Given a positive (except possibly at nitely many points), Riemann integrable weight

function w(x) on a b ], the expression

Zb

hf gi = f(x) g(x) w(x) dx

a

de nes an inner product on C a b ] and

! 1=2

Zb p

kfk2 = hf fi

f(x)2 w(x) dx =

a

de nes a strictly convex norm on C a b ]. Thus, given a nite dimensional subspace E of

C a b ] and an element f 2 C a b ], there is a unique g 2 E such that

kf ; gk2 = min kf ; hk2:

h2E

We say that g is the least-squares approximation to f out of E (relative to w).

Now if we apply the Gram-Schmidt procedure to the sequence 1 x x2 : : :, we will

arrive at a sequence (Qn ) of orthogonal polynomials relative to the above inner product.

In this special case, however, the Gram-Schmidt procedure simpli es substantially:

Theorem. The following procedure de nes a sequence (Qn ) of orthogonal polynomials

(relative to w). Set:

Q0 (x) = 1 Q1(x) = x ; a0 and Qn+1(x) = (x ; an )Qn (x) ; bnQn;1 (x)

for n 1, where

an = hxQn Qn i h Qn Qn i and bn = h x Qn Qn;1 i hQn;1 Qn;1 i

(and where x Qn is shorthand for the polynomial x Qn (x)).

Proof. It's easy to see from these formulas that Qn is a monic polynomial of degree

exactly n. In particular, the Qn 's are linearly independent (and nonzero).

Orthogonal Polynomials 112

Now we checked in class that Q0 , Q1 , and Q2 are mutually orthogonal, so let's use

induction and check that Qn+1 is orthogonal to each Qk , k n. First,

hQn+1 Qn i = h x Qn Qn i ; anhQn Qn i ; bn hQn;1 Qn i = 0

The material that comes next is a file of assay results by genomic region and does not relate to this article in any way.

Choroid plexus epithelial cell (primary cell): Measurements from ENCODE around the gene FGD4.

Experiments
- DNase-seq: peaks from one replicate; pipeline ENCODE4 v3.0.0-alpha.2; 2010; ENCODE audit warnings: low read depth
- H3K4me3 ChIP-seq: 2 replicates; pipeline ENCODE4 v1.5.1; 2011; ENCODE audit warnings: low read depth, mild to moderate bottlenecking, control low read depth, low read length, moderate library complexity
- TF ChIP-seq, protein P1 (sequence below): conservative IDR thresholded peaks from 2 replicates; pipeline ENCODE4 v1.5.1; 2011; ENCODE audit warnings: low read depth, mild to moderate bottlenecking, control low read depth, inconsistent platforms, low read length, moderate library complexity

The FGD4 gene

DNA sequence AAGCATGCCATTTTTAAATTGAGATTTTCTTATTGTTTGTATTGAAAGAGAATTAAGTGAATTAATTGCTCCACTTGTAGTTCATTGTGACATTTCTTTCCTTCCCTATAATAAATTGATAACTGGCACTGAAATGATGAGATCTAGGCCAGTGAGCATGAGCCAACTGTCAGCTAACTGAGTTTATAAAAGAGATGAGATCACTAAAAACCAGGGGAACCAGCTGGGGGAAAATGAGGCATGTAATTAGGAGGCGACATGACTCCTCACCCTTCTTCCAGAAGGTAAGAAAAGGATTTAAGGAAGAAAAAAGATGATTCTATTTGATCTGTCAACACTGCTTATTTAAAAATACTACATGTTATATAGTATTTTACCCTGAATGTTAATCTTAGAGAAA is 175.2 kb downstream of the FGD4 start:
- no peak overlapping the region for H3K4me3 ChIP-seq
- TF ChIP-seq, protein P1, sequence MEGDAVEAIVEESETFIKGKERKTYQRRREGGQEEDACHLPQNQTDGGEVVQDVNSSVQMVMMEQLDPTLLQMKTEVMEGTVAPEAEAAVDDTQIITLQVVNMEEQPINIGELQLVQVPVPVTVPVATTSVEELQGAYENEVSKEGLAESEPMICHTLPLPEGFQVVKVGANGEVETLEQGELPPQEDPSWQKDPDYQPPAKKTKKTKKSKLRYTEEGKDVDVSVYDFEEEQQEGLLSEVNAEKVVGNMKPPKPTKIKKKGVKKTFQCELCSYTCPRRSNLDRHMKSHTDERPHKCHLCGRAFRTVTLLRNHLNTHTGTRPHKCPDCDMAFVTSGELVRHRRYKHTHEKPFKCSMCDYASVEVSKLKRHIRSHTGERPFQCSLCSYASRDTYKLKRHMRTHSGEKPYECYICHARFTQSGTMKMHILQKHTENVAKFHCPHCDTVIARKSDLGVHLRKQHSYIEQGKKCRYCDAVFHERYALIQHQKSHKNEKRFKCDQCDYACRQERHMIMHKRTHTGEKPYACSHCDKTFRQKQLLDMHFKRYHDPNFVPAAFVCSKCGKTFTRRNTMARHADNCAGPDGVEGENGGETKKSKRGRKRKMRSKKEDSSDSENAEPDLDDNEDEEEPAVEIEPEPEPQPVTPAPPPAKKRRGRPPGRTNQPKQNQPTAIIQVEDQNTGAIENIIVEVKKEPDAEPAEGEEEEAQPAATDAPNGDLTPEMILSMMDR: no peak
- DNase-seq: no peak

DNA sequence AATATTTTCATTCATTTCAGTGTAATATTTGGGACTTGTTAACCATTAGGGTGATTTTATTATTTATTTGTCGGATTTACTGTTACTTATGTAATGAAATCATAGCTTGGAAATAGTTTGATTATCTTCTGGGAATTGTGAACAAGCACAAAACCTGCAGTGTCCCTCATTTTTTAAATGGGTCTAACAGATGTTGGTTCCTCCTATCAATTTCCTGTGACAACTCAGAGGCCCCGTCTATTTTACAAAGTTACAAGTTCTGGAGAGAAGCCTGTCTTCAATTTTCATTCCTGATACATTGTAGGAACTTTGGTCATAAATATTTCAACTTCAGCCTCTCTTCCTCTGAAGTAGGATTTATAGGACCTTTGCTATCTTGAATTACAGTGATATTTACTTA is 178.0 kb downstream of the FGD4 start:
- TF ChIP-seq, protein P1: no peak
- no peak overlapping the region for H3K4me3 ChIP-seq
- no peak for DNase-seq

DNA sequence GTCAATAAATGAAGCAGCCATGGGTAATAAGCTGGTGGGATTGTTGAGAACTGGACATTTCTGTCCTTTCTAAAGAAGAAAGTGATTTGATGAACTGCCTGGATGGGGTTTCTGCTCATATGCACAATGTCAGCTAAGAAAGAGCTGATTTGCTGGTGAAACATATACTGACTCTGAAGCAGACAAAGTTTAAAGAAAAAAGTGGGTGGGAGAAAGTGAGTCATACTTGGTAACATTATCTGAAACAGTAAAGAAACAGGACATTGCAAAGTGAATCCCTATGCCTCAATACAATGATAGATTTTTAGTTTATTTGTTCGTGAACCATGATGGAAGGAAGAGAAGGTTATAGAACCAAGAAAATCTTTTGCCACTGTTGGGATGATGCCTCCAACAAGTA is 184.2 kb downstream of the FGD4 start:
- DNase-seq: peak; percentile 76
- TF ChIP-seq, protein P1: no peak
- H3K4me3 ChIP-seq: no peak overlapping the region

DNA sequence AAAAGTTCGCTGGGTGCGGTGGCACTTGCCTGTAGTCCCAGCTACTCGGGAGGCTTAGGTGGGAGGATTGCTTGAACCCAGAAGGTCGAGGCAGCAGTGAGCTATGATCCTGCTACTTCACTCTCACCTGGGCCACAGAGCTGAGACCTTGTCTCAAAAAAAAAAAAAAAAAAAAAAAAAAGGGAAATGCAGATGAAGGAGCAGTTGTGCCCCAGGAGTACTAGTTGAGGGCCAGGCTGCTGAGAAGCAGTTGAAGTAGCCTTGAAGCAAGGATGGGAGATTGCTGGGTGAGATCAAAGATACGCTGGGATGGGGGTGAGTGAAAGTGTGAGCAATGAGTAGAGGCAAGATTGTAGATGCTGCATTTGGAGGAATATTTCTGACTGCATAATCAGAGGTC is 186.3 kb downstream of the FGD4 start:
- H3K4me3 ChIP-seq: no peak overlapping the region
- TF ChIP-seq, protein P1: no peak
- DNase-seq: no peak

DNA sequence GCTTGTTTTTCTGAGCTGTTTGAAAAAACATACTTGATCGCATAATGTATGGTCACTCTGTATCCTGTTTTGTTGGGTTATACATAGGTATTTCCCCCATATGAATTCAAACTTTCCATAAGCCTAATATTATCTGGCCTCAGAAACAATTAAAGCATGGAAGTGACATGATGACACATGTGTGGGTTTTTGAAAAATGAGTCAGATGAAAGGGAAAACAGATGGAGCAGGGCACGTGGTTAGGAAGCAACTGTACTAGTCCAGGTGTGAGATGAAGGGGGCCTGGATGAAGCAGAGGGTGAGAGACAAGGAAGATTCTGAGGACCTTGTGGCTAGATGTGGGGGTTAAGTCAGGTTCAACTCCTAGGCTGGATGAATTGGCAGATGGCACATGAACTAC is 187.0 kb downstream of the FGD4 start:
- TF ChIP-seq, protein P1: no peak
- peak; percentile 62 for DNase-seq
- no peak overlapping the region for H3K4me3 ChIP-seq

and

hQn+1 Qn;1 i = h x Qn Qn;1 i ; anh Qn Qn;1 i ; bnh Qn;1 Qn;1 i = 0

since hQn;1 Qn i = 0. Next, we take k < n ; 1 and use the recurrence formula twice:

h Qn+1 Qk i = h x Qn Qk i ; an h Qn Qk i ; bnhQn;1 Qk i

= h x Qn Qk i = h Qn x Qk i (Why?)

= h Qn Qk+1 + ak Qk + bk Qk;1 i = 0

since k + 1 < n.

Observations

1. Using the same trick as above, we have

bn = h x Qn Qn;1 i h Qn;1 Qn;1 i = h Qn Qn i hQn;1 Qn;1 i > 0:

2. Each p 2 Pn can be uniquely written p = Pn iQi , where i = hp Qi i hQi Qi i.

i=0

3. If Q is any monic polynomial of degree exactly n, then Q = Qn + Pi=0 i Qi (why?)

n;1

and hence

X

n;1

kQk2 = kQnk2 + 2 kQi k2 > kQnk2

i

2 2 2 2

i=0

unless Q = Qn. That is, Qn has the least k k2 norm of all monic polynomials of

degree n.

4. The Qn 's are unique in the following sense: If (Pn) is another sequence of orthogonal

polynomials such that Pn has degree exactly n, then Pn = nQn for some n 6= 0.

(Why?) Consequently, there's no harm in referring to the Qn 's as the sequence of

orthogonal polynomials relative to w.

5. For n 1 note that Rab Qn(t) w(t) dt = hQ0 Qn i = 0.

Orthogonal Polynomials 113

Examples

1. On ;1 1 ], the Chebyshev polynomials of the rst kind (Tn) are orthogonal relative

p

to the weight w(x) = 1= 1 ; x2 .

80 m = n

Z1 Z

dx = cos m cos n d = < 6

Tm (x) Tn (x) p : =2 m = n = 0

1;x 2

6

;1 m = n = 0.

0

Since Tn has degree exactly n, this must be the right choice. Notice, too, that

p

p2 T0 T1 T2 : : : are orthonormal relative to the weight 2= 1 ; x2 .

1

In terms of the inductive procedure given above, we must have Q0 = T0 = 1

and Qn = 2;n+1Tn for n 1. (Why?) From this it follows that an = 0, b1 = 1=2,

and bn = 1=4 for n 2. (Why?) That is, the recurrence formula given in our rst

Theorem reduces to the familar relationship Tn+1(x) = 2x Tn (x);Tn;1 (x). Curiously,

Qn = 2;n+1Tn minimizes both

Z1 1=2

2 p dx

max jp(x)j and p(x)

1 ; x2

;1

;1 x 1

over all monic polynomials of degree exactly n.

00 0

The Chebyshev polynomials also satisfy (1 ;x2 ) Tn (x) ; x Tn (x) + n2 Tn (x) = 0.

Since this is a polynomial identity, it su ces to check it for all x = cos . In this case,

Tn(x) = n sin n

sin

0

and

00 (x) = n cos n sin ; n sinn cos :

2

Tn

sin2 (; sin )

Hence,

00 0

(1 ; x2 ) Tn (x) ; x Tn (x) + n2 Tn(x)

= ;n2 cos n + n sinn cot ; n sinn cot + n2 cos = 0

2. On ;1 1 ], the Chebyshev polynomials of the second kind (Un) are orthogonal relative

p

to the weight w(x) = 1 ; x2 .

Z1

Um (x) Un (x) (1 ; x2 ) p dx 2